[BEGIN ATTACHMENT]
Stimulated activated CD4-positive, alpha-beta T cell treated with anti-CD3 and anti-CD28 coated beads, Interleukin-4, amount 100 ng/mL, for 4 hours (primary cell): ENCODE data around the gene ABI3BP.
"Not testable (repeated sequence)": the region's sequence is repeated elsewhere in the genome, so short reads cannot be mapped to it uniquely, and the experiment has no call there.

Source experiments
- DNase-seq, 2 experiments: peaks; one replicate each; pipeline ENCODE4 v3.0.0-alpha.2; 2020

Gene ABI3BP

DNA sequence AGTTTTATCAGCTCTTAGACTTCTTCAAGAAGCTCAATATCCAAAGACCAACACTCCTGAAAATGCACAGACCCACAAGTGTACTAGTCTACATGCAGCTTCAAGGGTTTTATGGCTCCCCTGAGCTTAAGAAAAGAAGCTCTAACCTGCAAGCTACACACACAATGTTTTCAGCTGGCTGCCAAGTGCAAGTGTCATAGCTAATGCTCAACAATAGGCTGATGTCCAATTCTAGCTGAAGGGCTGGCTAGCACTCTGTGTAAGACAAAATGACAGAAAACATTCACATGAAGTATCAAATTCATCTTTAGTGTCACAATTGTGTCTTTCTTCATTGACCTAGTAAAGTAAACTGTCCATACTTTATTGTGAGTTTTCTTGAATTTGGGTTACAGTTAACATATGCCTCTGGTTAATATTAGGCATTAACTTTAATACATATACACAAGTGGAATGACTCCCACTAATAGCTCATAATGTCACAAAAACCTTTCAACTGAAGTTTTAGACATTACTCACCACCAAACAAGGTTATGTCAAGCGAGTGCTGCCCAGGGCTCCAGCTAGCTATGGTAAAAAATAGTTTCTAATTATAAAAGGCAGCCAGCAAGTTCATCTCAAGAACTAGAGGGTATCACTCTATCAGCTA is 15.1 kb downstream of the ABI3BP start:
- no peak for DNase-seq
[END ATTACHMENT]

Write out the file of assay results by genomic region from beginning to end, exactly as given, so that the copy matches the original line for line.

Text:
Stimulated activated CD4-positive, alpha-beta T cell treated with anti-CD3 and anti-CD28 coated beads, Interleukin-4, amount 100 ng/mL, for 4 hours (primary cell): ENCODE data around the gene ABI3BP.
"Not testable (repeated sequence)": the region's sequence is repeated elsewhere in the genome, so short reads cannot be mapped to it uniquely, and the experiment has no call there.

Source experiments
- DNase-seq, 2 experiments: peaks; one replicate each; pipeline ENCODE4 v3.0.0-alpha.2; 2020

Gene ABI3BP

DNA sequence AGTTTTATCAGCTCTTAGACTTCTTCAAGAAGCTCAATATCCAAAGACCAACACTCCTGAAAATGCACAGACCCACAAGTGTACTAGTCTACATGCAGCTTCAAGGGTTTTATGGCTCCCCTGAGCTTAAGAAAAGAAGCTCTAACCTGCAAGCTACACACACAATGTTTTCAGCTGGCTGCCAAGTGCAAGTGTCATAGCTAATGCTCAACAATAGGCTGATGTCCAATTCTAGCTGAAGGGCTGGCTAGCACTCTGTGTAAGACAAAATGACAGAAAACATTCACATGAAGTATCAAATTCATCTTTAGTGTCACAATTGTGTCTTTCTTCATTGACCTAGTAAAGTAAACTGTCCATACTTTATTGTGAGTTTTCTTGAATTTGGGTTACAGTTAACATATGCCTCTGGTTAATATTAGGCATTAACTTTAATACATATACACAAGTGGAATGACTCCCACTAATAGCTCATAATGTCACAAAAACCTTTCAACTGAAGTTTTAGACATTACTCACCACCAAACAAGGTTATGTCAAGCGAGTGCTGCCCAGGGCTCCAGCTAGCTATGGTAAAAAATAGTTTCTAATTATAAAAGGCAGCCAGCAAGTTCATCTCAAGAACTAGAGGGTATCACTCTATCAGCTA is 15.1 kb downstream of the ABI3BP start:
- no peak for DNase-seq